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J Wound Ostomy Continence Nurs. 2014 May-Jun;41(3):227-32. doi: 10.1097/WON.0000000000000019.

The efficacy of gum chewing in reducing postoperative ileus: a multisite randomized controlled trial.

Author information

1
David Anthony (Tony) Forrester, PhD, RN, ANEF, Professor and Senior Associate Dean, Academic Affairs and Administration, Rutgers School of Nursing (formerly University of Medicine and Dentistry of New Jersey-School of Nursing) and, at the time of this study, he was Professor in Residence-Interdisciplinary Health Research Consultant, Morristown Medical Center, Atlantic Health System, Morristown, New Jersey. Janet Doyle-Munoz, BSN, RN, CWON, Wound and Ostomy Nurse, Morristown Medical Center-Atlantic Health System, Morristown, New Jersey. Toni McTigue, APRN, BC, CWOCN, Wound, Ostomy and Continence Nurse, Morristown Medical Center-Atlantic Health System, Morristown, New Jersey. Stephanie D'Andrea, BS, RN, CWON, Wound and Ostomy Nurse, Overlook Medical Center-Atlantic Health System, Morristown, New Jersey. Angela Natale-Ryan, BS, RN, CWON, Wound and Ostomy Nurse, Overlook Medical Center-Atlantic Health System, Morristown, New Jersey.

Abstract

PURPOSE:

The purpose of this prospective, attention-controlled, randomized study was to determine whether postoperative gum chewing reduces the duration of postoperative ileus symptoms following elective open or laparoscopic sigmoid colectomy when compared with standard care or an attention-control intervention.

SUBJECTS AND SETTINGS:

Forty-seven subjects scheduled for either an open or laparoscopic colon resection participated in the study. Subjects were recruited preoperatively at the preadmission learning centers of the 2 acute care medical centers that comprised the study settings.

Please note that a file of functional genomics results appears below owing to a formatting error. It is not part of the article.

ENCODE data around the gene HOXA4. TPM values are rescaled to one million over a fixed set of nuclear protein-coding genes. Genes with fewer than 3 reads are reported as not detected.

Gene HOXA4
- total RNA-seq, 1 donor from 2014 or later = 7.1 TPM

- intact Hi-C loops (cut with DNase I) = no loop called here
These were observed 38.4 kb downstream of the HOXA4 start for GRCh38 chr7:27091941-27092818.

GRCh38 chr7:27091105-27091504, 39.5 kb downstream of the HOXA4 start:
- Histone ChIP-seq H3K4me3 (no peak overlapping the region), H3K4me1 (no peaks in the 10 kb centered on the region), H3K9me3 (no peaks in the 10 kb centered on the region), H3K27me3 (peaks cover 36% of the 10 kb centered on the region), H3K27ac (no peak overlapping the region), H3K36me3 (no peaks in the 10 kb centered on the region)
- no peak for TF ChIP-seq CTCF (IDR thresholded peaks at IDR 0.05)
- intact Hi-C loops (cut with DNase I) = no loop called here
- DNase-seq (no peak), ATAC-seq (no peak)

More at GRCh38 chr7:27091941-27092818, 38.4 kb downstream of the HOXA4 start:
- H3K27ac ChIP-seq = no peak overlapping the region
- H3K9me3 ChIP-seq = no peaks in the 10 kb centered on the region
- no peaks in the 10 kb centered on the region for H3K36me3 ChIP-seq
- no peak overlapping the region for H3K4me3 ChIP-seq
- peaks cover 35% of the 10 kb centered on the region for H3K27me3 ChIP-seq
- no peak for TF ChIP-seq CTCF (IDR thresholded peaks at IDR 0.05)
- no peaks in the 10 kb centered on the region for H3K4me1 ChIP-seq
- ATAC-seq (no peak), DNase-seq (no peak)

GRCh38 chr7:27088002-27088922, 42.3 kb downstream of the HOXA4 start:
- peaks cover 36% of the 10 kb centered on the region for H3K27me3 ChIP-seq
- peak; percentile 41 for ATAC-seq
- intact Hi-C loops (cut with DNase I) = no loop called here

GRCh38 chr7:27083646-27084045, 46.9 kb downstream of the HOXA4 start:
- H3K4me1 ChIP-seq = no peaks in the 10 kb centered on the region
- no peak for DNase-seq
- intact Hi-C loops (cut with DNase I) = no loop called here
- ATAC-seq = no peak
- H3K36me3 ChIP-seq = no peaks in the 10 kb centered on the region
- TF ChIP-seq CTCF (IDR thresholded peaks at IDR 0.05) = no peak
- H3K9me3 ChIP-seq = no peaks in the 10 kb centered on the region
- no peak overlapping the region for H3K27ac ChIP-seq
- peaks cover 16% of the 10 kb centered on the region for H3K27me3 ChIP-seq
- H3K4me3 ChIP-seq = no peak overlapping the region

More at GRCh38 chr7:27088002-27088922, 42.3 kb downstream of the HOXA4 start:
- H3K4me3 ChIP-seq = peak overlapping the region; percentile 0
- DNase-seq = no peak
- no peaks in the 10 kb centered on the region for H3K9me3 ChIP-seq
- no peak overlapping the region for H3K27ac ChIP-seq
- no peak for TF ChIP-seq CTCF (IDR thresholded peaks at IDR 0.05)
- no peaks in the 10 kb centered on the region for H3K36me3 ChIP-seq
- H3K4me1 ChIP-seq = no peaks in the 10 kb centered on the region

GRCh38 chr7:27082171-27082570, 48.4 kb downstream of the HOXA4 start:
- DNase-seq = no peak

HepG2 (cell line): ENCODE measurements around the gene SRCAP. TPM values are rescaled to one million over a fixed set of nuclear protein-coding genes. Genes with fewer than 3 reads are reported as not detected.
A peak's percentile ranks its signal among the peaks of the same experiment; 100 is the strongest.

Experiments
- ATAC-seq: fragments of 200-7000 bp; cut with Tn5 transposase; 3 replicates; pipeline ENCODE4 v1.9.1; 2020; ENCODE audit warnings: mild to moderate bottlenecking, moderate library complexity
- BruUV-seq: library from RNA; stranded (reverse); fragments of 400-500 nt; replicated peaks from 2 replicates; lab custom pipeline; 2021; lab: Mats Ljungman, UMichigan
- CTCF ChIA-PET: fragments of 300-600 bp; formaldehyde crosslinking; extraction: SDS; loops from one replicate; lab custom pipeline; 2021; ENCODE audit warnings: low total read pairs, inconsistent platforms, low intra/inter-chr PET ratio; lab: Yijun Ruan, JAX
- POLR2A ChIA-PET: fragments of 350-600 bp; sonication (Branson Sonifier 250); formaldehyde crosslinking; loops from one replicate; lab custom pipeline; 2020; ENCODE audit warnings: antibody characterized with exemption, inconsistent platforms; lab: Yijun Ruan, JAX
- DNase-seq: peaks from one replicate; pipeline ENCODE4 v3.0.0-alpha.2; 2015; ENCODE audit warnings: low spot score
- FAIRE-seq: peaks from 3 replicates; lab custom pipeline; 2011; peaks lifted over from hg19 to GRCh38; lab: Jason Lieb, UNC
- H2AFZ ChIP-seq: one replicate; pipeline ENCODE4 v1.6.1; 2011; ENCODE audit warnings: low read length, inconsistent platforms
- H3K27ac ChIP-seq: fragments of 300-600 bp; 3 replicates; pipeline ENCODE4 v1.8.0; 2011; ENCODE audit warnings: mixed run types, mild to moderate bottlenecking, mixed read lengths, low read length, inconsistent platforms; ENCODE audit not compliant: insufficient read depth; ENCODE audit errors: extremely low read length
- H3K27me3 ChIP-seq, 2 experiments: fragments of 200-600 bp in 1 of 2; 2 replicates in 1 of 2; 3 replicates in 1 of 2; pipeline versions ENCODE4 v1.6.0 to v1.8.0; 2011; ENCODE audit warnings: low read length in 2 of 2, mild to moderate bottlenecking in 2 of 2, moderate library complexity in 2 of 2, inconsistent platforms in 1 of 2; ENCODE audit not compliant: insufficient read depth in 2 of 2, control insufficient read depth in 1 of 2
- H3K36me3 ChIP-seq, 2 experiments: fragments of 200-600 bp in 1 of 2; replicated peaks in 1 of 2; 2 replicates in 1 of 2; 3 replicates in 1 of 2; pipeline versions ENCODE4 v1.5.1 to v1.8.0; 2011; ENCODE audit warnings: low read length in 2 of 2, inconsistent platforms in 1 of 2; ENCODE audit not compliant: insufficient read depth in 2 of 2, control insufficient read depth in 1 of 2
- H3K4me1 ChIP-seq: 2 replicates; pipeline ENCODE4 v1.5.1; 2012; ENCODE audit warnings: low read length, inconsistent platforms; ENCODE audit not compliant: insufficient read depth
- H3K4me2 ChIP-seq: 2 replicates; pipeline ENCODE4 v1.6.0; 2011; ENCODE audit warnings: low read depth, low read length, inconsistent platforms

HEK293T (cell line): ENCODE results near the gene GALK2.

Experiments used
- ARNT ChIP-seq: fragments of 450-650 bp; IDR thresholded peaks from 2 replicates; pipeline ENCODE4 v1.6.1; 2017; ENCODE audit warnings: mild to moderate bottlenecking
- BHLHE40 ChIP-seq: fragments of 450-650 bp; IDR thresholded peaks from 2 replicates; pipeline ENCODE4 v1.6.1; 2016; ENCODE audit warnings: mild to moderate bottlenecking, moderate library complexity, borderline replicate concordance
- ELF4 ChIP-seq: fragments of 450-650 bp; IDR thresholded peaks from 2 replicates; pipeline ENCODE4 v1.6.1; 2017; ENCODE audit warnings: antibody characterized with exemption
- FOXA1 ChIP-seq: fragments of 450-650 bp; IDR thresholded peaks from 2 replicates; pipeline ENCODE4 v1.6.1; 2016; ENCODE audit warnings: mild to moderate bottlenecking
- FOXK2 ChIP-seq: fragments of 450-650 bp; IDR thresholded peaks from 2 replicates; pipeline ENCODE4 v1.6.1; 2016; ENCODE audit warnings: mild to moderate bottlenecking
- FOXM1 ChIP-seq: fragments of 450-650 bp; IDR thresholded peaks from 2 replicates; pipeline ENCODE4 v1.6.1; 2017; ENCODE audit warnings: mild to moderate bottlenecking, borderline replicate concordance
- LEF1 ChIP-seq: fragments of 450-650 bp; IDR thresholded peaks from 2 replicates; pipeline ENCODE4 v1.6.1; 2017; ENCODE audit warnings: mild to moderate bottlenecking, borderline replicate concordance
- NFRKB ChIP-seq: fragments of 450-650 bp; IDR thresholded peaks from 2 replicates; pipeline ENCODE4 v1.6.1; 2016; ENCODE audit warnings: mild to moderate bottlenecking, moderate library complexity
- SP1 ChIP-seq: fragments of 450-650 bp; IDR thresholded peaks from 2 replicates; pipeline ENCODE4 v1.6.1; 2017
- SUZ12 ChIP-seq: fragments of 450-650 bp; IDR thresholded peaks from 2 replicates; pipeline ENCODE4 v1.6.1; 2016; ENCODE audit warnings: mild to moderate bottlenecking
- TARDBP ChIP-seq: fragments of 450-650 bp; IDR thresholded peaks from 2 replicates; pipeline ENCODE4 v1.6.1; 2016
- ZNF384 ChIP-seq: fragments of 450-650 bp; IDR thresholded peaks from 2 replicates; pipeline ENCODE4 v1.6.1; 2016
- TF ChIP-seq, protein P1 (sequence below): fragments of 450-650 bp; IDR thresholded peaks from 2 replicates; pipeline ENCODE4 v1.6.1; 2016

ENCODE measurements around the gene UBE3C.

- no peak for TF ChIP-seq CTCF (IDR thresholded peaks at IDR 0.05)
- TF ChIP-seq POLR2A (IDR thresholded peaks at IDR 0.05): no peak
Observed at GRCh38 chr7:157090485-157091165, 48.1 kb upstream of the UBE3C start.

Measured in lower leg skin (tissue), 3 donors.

METHODS:

Subjects were randomized to 3 groups: (1) standard postoperative care (n = 18); (2) standard care and a silicone-adhesive patch applied to the deltoid region of the upper arm as an attention control (n = 16); and (3) standard care and gum chewing (n = 13). Standard postoperative care included removal of the nasogastric tube, early ambulation, nothing by mouth with ice chips only until the first passage of flatus, and then advancement of diet until tolerance of solid food.

RESULTS:

No statistically significant differences were found among the 3 study groups for the 4 postoperative outcome variables measured: (1) first passage of flatus; (2) first bowel movement; (3) return of hunger; and (4) ability to tolerate solid food for one meal.

CONCLUSION:

Postoperative gum chewing was not found to be more effective than standard postoperative care or our attention-control intervention in reducing the duration of postoperative ileus symptoms, length of stay, or complications among patients following open/laparoscopic sigmoid colectomy.

PMID:
24621587
DOI:
10.1097/WON.0000000000000019
[Indexed for MEDLINE]

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